• First, OSS comes in a very wide variety of licenses. They range from very permissive, where the user can do pretty much anything, even reselling as proprietary code, to very restrictive, where the user must strictly follow rules on how any code is re-distributed. It should be noted that the “restrictive” character relates to the legal conditions of the OSS license, rather than the “open” character of the code itself. Several hundreds of licenses are known, and new ones are created regularly.
  • Second, the main risk related to OSS lies in combining OSS with proprietary products. This is due to the so-called “copyleft” or “viral” effect. Under certain licenses, when OSS code is combined with proprietary products, there is a duty to apply the OSS license to the whole of the combined product. This can lead a software manufacturer to incur the duty to publish source code of proprietary products, and disclosing some core technology or intellectual property.
  • Third, the business model applied to OSS is often quite different from that applicable to proprietary software. The classical model of an upfront license with maintenance/support often does not work very well. Many different business models can apply to OSS, but often there is a combination of subscription or services.

2. Impact of Open Source on Intellectual Property

From a legal perspective, Open Source is – or at least uses – Intellectual Property. The GPL license, one of the most widely used licenses with the best-known viral or copyleft effect, relies on both copyright law and patent law – without these IPR laws, the Open Source license would not be enforceable.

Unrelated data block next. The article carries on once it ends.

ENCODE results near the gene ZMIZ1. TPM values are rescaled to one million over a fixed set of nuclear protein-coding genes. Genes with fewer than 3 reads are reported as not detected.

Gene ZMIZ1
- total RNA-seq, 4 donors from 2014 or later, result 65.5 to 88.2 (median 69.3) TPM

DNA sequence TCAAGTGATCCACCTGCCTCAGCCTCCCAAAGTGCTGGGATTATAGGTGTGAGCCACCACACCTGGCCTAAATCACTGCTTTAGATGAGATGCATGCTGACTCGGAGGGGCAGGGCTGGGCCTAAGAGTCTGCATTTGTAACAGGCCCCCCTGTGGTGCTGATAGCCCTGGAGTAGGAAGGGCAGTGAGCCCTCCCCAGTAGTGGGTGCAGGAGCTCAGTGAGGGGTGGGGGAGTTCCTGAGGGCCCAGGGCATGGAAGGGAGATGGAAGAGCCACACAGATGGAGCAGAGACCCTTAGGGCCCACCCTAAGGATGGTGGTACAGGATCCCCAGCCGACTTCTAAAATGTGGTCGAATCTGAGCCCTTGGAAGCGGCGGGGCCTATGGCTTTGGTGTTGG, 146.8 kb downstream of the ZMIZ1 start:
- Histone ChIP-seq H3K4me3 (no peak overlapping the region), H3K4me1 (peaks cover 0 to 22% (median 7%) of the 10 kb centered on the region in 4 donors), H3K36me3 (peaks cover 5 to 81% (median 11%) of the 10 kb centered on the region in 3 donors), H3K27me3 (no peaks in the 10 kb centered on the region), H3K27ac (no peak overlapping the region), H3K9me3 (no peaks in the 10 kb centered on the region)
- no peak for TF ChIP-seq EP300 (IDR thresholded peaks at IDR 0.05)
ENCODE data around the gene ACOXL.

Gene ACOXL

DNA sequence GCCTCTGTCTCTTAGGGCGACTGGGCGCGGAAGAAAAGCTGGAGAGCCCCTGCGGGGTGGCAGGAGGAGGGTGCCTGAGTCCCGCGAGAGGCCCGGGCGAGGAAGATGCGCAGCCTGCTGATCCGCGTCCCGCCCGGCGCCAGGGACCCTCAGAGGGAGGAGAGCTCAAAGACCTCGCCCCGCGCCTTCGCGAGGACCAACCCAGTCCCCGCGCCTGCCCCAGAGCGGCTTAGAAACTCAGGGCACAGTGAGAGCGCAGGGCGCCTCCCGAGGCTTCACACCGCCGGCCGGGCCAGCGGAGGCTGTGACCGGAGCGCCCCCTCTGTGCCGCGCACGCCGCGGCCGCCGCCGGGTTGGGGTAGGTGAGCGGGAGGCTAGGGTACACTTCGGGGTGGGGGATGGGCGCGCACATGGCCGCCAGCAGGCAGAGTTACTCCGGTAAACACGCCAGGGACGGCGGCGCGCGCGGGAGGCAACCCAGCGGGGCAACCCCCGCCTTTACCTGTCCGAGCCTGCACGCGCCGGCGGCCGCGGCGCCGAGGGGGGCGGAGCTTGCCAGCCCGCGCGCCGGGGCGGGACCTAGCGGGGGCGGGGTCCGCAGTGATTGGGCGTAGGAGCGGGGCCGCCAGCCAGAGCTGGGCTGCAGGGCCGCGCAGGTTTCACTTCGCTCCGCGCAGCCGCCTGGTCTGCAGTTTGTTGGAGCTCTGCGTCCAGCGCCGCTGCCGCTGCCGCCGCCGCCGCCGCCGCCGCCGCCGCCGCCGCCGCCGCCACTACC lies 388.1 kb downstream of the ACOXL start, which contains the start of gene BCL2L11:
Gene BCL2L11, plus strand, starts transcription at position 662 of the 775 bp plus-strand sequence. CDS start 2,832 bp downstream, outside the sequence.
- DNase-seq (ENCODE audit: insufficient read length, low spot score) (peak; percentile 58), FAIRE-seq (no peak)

Yet, from an economic perspective, Open Source is the very opposite of Intellectual Property. Intellectual Property theory starts from the assumption that it is necessary to provide certain exclusive rights (from an economic perspective, a monopoly), within certain limitations. The purpose of these exclusive rights are, officially, the promotion of innovation. IPR economic theory states that without the necessary IPR protection, no (or, in any event, significantly less) investment in innovation and creativity would occur.

Open Source flatly contradicts this Intellectual Property paradigm, by prohibiting the very essence of the Intellectual Property based business model: the ability to restrict use, re-use, copying, distribution, and derivative works.

The Open Source model imposes the four freedoms, which are anathema to Intellectual Property, not only when the product is released for the first time. Open Source forces the freedoms of its business model all across the value chain – any derivative product or development that continues on the basis of existing Open Source code, must also be Open Source.

Therefore, from an economic perspective, Open Source provides a rather unique experiment. We have two economic systems, one based on IPR principles (Proprietary software), and one based on anti-IPR principles (Open Source software). And the really interesting observation is that they compete in what is arguable a real level playing field. The reason for this level playing field is the intellectual innovation that is the GPL Open Source license. Through its “copyleft” or “viral” principle, the GPL ensures that Open Source software cannot be captured by proprietary developers, as would be the case for code that would be simply released in the public domain. Software code that is in the public domain is not protected from anyone taking it, slightly modifying it, and then claiming proprietary rights in the result, thereby “enclosing the commons”.

This is not possible for Open Source code. It must remain Open, and is protected from “IPR-grabbing”.

Therefore, we can say that the competition between Proprietary software and Open Source software provides a real-life, empirical test on the validity of the economic theory of Intellectual Property.